Tim Carpenter is being buried today, May Day, in western Massachusetts; one of a long line of American revolutionary patriots fallen there. Left behind are his wife Barbara, two daughters, Julia and Sheila, and many thousands of activists, radicals, and progressive Democrats to fill his place.
I knew Tim first as a teenager and in his later years as a family man and father. His hair was always red, his blue eyes always twinkled, his chuckles were unforgettable, and the speed of his speech a subject of laughter. Middle age never slowed his fire. Maybe it was the decades of living with cancer that made him hurry. Maybe he simply loved his family, friends and purpose.
According to Barbara, Tim's passion for justice first flamed when he was twelve years old, 43 years ago. I came across him in those days, somewhere between the George McGovern campaign, the rise of Jerry Brown, the Indochina Peace Campaign, and the beginnings of the anti-nuclear movement in California.
If a monument ever is built to Tim it should be dedicated to The Activist, the unknown soldier of peace.
Tim was a rare combination of Catholic Worker, grape boycotter, the No Nukes resister, and constant campaigner for progressive and insurgent Democrats all along the way. He also defied his terminal cancer diagnosis for decades. But he knew he could not defeat death itself, and accepted his fate heroically. On Saturday night, it is said, Tim took his youngest daughter out for a steak dinner; on Monday night, he was gone.
Tim even prepared the organization he founded and led, the Progressive Democrats of America (PDA) for his transition, by scheduling a May 9-10 weekend of reflection in Northampton. Many of us thought Tim could simply will his life to last until the final meeting, but that was our false hope.
A memorial service is scheduled in Northampton for the afternoon of May 10th.
Tim's last crusade was to mount a petition, which gained 11,000 signatures calling on Senator Bernie Sanders to run in the 2015 Democratic primaries for the party’s presidential nomination. Sanders was to drop by the Northampton gathering. Also planning to attend was Representative Jim McGovern, a longtime friend of Tim's and a stalwart supporter of Hillary Clinton. Tim's roots ran deep and wide, across many political divides. He campaigned for Governor Jerry Brown in all of Brown's presidential efforts, and even in his last days Tim was phoning me to meet "Jerry" and push him on fracking and climate change leadership.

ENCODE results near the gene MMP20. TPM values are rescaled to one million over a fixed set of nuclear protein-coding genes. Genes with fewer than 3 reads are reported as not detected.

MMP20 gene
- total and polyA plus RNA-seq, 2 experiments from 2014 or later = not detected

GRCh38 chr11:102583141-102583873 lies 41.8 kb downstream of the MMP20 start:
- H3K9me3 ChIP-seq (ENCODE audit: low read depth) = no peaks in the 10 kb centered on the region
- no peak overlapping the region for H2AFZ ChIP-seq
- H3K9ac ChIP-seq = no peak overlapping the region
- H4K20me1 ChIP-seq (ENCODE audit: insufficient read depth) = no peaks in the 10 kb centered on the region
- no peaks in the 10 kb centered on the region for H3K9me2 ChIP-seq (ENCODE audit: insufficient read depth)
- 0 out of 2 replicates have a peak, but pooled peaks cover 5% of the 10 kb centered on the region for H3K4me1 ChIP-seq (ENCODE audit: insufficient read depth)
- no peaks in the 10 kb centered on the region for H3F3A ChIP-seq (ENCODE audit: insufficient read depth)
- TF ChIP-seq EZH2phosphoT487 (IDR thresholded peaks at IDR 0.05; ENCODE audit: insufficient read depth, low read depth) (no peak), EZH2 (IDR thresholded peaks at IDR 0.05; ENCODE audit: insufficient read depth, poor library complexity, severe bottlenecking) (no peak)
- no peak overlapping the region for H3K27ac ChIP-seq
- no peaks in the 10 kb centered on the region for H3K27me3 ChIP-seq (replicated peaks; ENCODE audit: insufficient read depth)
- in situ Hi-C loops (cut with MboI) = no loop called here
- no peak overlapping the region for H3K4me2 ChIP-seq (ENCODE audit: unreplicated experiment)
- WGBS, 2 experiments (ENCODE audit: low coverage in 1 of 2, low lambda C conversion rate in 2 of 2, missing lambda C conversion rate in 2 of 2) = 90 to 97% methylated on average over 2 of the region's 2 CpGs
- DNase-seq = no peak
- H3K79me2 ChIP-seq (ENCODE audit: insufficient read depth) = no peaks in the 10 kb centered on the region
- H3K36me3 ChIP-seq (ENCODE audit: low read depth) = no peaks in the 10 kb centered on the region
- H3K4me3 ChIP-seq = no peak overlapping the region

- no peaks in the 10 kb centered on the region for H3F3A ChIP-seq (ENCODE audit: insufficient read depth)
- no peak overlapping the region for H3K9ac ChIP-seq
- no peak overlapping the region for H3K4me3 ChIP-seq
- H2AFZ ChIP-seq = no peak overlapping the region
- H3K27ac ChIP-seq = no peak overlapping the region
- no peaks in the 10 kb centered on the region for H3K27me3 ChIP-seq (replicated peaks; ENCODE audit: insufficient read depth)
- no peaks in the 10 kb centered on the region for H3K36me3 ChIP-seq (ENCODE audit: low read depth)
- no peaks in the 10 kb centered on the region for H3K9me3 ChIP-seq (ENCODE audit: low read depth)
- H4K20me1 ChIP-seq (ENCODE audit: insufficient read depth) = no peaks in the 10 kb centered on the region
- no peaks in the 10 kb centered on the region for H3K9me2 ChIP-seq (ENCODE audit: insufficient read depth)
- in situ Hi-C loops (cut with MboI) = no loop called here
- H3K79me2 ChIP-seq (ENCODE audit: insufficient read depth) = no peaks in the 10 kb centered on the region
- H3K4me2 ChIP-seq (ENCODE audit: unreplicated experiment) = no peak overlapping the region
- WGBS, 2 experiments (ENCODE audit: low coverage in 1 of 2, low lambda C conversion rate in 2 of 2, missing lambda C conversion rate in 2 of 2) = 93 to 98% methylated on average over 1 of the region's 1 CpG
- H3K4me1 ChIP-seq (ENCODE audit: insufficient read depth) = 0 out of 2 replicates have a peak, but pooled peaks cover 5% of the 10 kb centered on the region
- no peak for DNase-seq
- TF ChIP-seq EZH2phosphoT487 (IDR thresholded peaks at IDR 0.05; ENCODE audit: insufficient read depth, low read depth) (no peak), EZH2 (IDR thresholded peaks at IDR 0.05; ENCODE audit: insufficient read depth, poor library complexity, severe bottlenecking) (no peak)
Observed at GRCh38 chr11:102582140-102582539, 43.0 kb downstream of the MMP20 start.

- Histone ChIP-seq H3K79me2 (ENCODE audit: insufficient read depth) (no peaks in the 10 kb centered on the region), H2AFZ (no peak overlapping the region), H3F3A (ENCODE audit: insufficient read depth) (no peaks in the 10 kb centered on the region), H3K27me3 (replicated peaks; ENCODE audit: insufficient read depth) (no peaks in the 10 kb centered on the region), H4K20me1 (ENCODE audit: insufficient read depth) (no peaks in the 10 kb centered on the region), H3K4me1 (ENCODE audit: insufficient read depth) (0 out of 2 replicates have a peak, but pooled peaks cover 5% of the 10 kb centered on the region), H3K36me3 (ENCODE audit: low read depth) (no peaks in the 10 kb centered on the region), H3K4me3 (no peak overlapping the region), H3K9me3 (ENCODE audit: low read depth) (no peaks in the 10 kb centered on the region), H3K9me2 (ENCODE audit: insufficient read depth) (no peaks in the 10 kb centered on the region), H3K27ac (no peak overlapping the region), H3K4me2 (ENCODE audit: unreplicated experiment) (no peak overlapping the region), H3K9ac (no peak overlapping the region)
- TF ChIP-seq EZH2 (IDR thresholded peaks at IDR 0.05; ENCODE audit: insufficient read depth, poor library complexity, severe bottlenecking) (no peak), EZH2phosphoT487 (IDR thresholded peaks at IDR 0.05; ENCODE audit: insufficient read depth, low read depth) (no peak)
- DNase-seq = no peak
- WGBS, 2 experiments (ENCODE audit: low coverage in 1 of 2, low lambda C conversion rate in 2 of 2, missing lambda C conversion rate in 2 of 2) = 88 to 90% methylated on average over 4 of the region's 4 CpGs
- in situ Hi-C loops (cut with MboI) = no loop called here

Tim built PDA out of the activist remains left behind by the Dennis Kucinich presidential campaign in 2004. There followed a decade of opposition to war under the slogan "Health Care, Not Warfare." Tim formed a progressive roundtable in DC, including leaders of the Congressional Progressive Caucus who sat down regularly with a team of activist leaders from around the US. He built effective links with National Nurses United and Communications Workers of America.
Although he lived many years "behind the Orange Curtain" in Orange County, Tim remained a legendary force in Massachusetts politics. I remember receiving a call from a frustrated Senator John Kerry in 2004, asking for advice on how I could prevent Tim from passing a resolution at the Massachusetts' state party convention demanding single-payer health care. I told the Senator that would be like stopping Tim from chanting, "let Jerry speak!" when the Clinton forces were shutting off the Brown insurgency at the 1992 convention.
Tim was instrumental in defending Elizabeth Warren in 2012, when some frustrated Massachusetts activists were complaining that she wasn't "progressive enough" during a time when her electoral chances were unpredictable. Tim could communicate both with Warren's internal team and the radical local activists, knowing that both sides needed to work it out and carry on.
As Tim was going down, he was very happy to see progressive fortunes improving in the elections of Warren and New York Mayor, Bill de Blasio. He was excited to send me to Washington for a round-the-clock campaign to prevent President Obama from bombing Syria.
His prognosis spread an urgency everywhere he went and to every phone call he made. Now that his fiery energy is spent, Tim leaves behind legacies and lessons for us all.
He proved that the volunteers of a lost cause could be galvanized to continue building a progressive movement in the absence of their original candidate. He endlessly counseled against the progressive tendency to "form a firing squad" aiming at each other. He forged an example of combining the fire of an "outside" strategy with the skills of an "inside" strategy to gain footholds within the institutions. He demonstrated that personal experience and learned qualities of leadership are at the base of more impersonal social movements and electoral campaigns.
Now he's laid his burden down. Tim's friends will tell his story, dry their tears, and carry on. As he knew from his own experience, there are more Tim’s out there.